12/14/2011 10:54 am ET | Updated Dec 14, 2011

Writer Wednesday: Surprising Things Literary Agents Can Do For You

In the old days of publishing, literary agents had a clear and pretty much singular function: to advocate on behalf of their clients by liaising with publishing houses.

But now—look out! The publishing industry is upside down. The economy has affected books sales and advances. And literary agents have started to create additional revenue streams and added new services to their workloads, in part to pad their bottom lines (and let’s face it, some bottoms could use a little padding).

Here’s what you should know about what some literary agents have added to their bag of tricks:

Literary agents as educators
It’s nothing new that a literary agent would teach at a conference or school. But Curtis Brown, that super-famed literary agency based in London, recently opened an unaccredited school for creative writers. Aspiring authors can take classes that are backed by the reputable brand that is Curtis Brown. And, as per their website, if the folks at the literary agency happen to notice that a particular writer’s revisions are leading to a strong book, there is always the chance that the author will be offered representation. But there’s no guarantee.

Literary agents as publishers
Some literary agents are creating self-publishing divisions. For example, one writer that we know of (who has been published with a major house) was recently disappointed when her literary agency failed to sell her next book. But the agency in question offered to turn her manuscript into an e-book and sell it in all of the usual online bookstores (for fifteen percent of the royalties).

Some people say agents who offer publishing arms have a conflict of interests. In the past, an agent’s job was to look out for authors who are dealing with publishers. But if the agent is the publisher, who looks out for the writer then?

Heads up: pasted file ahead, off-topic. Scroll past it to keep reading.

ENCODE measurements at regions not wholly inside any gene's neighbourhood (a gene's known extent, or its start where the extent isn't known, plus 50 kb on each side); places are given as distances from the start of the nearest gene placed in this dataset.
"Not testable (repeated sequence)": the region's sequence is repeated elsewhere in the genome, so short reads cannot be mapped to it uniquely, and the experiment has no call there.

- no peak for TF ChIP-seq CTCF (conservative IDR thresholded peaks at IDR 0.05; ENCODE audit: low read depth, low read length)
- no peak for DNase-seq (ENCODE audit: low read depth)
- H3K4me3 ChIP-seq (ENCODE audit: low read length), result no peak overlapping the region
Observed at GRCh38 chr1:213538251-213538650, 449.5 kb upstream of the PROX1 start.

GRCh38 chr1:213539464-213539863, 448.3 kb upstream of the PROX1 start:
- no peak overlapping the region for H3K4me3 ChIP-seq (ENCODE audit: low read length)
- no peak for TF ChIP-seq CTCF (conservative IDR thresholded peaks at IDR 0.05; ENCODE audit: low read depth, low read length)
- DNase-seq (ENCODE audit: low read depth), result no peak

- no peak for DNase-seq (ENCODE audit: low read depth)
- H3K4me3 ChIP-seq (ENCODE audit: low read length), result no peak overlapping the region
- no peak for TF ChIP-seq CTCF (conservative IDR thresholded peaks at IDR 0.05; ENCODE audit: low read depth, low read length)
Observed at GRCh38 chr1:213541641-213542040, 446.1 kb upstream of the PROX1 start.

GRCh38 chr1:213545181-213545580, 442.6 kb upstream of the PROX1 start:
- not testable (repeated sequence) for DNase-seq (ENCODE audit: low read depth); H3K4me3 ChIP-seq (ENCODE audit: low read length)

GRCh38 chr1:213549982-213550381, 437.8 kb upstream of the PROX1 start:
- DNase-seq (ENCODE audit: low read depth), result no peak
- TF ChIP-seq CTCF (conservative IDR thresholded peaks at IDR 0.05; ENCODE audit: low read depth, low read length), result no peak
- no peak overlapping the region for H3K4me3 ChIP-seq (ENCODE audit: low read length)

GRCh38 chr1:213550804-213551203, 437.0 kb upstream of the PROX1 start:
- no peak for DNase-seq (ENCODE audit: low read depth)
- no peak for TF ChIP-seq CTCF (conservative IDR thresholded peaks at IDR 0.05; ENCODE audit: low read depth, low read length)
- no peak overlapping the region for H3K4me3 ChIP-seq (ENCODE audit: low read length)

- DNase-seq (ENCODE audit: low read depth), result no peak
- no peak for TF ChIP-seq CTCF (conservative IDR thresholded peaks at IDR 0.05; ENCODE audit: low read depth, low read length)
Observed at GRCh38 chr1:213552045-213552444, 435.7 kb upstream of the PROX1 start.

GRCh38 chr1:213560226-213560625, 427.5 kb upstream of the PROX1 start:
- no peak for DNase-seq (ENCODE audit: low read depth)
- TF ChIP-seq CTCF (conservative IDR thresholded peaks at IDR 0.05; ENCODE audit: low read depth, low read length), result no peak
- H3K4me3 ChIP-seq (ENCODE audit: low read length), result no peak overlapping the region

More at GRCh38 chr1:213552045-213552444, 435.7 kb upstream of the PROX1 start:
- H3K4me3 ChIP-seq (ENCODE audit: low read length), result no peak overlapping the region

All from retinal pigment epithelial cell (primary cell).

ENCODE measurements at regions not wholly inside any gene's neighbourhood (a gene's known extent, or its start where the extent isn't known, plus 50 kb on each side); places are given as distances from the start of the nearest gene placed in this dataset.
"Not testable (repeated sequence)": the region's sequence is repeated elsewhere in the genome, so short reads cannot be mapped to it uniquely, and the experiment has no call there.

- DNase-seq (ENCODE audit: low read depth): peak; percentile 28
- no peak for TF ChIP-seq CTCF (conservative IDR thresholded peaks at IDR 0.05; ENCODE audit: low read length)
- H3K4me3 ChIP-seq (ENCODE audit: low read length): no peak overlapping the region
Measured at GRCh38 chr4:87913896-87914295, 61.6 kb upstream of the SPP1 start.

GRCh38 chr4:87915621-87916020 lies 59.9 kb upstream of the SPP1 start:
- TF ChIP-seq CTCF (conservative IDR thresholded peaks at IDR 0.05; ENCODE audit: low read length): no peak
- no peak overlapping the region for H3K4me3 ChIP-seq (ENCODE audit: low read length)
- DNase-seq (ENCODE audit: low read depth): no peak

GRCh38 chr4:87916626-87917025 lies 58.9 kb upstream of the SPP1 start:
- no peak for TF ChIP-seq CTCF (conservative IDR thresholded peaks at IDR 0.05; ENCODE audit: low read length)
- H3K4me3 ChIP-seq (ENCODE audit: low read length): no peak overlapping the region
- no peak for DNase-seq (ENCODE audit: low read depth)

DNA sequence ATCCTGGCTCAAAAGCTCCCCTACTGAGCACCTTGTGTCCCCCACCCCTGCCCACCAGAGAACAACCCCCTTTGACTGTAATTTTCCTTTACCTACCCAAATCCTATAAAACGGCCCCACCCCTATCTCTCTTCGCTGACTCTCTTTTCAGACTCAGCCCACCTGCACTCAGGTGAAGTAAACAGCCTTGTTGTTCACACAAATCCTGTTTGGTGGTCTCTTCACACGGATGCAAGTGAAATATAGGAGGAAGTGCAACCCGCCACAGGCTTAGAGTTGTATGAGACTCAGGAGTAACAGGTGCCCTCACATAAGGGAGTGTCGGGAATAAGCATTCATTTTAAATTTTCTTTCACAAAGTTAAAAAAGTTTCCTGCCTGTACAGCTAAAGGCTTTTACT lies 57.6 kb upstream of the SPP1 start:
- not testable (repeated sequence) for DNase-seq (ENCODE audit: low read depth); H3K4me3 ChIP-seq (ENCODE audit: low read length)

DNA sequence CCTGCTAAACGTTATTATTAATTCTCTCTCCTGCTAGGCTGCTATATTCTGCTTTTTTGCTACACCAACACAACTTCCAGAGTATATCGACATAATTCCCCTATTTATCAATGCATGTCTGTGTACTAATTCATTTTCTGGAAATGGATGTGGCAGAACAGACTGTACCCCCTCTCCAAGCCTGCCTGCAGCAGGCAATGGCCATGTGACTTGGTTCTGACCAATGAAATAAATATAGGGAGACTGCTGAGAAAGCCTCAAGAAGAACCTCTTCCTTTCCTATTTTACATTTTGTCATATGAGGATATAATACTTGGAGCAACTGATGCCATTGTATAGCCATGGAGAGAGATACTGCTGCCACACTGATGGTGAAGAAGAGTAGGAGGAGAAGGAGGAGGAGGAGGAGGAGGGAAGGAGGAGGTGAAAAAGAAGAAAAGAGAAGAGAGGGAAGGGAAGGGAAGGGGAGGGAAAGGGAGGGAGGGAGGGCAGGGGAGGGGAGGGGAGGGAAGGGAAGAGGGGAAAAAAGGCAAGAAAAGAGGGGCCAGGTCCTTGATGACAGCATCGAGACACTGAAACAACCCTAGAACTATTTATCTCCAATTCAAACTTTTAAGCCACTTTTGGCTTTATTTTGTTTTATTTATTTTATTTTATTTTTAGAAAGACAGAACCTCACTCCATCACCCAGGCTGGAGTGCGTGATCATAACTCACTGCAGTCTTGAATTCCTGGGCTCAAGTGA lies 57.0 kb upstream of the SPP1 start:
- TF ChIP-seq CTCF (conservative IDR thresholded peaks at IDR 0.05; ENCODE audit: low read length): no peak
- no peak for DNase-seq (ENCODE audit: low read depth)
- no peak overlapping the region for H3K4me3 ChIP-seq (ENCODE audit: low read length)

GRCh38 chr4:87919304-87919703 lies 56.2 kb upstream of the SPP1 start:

Other people predict a future in which all literary agencies will offer self-publishing assistance; career writers who don’t want to take on the burden of self-publishing their own out-of-print books might benefit from foisting that task on an agent who has experience in the self-publishing field. But until that day, there are no standards in place and writers need to proceed with caution.

Literary agents as editors
As you may know, an agent is not obligated to offer manuscript critique and editorial suggestion to a client. But most agents DO offer “free” feedback just because it’s good business to do so. In theory, the literary agent would be reimbursed for his/her feedback when a book deal comes through.

That said, some literary agents offer paid editorial services to non-clients. This isn’t unheard of. The ethical agents have a caveat that says something like “a paid critique does not guarantee an offer of representation.” But when an offer of representation does follow a paid critique, is the fee for said critique reimbursed (since most agents critique their clients for free)? It’s a smart question to ask before agreeing to pay for an agent critique.

Literary agents as writers
Over the years, we’ve read conflicting opinions about whether or not it’s a good idea to sign with a literary agent who is also a “career” writer (a writer who does more than write a book here and there). Some people say it’s only natural that an agent would write books (most agents love them, after all). Others say that when an agent is a writer, there’s a bit of competition between the agents and clients (we’re not so sure about this). Still others say that there’s a danger in working with an agent who is a writer because that agent might quit one day in order to write full-time (we have seen this happen, but there are many reasons agents quit that have nothing to do with writing books).

The bottom line
This has been a short overview and doesn’t address all the many questions that arise from the (side)business models above. So here’s the key to making sense of these issues: It’s always been important for writers to ask MANY questions before signing a literary agency contract. But now, the questions are changing.

At one point in time, discussions might have focused on author representation in the strict, traditional sense. But now, if a literary agent offers to represent your work, you may want to ask about any other services like those we list above. A side business might not be a deal breaker, but knowing about it will help you make an informed decision so you won’t be surprised later on down the line.

Learn more about Writer’s Relief, a service helping authors submit their work since 1994.